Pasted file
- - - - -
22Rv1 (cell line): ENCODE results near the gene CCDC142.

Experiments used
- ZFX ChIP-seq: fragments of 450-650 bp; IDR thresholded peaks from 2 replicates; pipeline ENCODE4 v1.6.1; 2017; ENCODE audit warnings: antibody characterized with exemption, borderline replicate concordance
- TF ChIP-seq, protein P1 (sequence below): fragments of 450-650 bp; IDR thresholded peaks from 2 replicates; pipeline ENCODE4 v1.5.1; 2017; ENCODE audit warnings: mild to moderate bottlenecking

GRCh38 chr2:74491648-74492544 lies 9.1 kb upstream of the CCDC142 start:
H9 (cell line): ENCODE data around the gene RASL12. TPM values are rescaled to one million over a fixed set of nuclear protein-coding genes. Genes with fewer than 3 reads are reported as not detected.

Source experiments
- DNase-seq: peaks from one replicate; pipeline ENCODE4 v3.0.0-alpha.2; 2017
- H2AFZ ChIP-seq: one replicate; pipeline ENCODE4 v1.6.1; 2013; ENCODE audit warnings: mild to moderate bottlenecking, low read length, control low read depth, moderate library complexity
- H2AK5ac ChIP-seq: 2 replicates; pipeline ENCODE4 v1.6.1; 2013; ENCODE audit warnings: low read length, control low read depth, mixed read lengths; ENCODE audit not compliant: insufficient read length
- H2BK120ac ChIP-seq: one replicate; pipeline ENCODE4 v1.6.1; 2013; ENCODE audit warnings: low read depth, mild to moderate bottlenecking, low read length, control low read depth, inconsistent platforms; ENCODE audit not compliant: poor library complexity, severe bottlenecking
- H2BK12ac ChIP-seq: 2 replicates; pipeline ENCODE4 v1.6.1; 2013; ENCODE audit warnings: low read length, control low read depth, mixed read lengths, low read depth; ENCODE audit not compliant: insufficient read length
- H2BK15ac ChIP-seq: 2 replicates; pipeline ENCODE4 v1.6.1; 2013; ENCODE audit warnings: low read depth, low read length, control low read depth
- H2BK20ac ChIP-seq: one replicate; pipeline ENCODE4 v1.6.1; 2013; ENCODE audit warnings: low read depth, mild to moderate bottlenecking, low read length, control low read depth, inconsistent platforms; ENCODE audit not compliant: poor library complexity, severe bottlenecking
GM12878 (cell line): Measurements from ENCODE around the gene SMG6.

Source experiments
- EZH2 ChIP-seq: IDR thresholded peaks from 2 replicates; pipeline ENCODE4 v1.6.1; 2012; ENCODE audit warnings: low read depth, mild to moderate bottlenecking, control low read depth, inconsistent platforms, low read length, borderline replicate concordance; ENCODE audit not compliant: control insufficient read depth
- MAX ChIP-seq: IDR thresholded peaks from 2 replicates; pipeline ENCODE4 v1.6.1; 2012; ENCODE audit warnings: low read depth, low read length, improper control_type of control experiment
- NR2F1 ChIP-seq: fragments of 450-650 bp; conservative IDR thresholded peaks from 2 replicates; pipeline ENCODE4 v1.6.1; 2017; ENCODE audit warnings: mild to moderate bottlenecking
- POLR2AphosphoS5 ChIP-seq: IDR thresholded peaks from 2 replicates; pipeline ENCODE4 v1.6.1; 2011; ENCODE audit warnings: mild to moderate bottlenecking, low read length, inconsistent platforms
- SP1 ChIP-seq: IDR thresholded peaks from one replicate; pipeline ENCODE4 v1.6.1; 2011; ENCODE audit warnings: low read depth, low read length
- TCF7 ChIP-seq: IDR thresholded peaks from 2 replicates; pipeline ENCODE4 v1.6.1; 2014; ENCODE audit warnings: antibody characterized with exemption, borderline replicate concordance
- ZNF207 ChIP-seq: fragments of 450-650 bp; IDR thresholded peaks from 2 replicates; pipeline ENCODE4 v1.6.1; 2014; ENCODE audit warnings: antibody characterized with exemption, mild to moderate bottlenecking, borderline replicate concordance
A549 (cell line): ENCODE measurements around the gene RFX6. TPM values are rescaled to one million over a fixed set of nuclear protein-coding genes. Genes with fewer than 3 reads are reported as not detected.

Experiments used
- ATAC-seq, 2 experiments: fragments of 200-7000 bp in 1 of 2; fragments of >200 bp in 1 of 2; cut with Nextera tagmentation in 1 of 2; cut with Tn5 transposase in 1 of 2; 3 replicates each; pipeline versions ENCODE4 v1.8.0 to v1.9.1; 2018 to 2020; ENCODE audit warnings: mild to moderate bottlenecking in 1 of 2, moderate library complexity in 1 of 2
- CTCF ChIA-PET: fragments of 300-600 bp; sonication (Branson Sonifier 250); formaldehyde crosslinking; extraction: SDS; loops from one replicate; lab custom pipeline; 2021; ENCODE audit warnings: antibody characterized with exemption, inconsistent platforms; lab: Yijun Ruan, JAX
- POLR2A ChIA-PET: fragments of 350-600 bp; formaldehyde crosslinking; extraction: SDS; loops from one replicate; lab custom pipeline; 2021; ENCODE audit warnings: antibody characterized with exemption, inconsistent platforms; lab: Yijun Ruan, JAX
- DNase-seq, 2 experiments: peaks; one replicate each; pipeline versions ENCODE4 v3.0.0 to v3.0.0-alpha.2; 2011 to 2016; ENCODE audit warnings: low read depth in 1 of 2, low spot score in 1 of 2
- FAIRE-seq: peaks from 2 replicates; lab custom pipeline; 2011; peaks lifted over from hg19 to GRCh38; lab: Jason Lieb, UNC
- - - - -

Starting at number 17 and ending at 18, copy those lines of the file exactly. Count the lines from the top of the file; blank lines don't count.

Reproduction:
- EZH2 ChIP-seq: IDR thresholded peaks from 2 replicates; pipeline ENCODE4 v1.6.1; 2012; ENCODE audit warnings: low read depth, mild to moderate bottlenecking, control low read depth, inconsistent platforms, low read length, borderline replicate concordance; ENCODE audit not compliant: control insufficient read depth
- MAX ChIP-seq: IDR thresholded peaks from 2 replicates; pipeline ENCODE4 v1.6.1; 2012; ENCODE audit warnings: low read depth, low read length, improper control_type of control experiment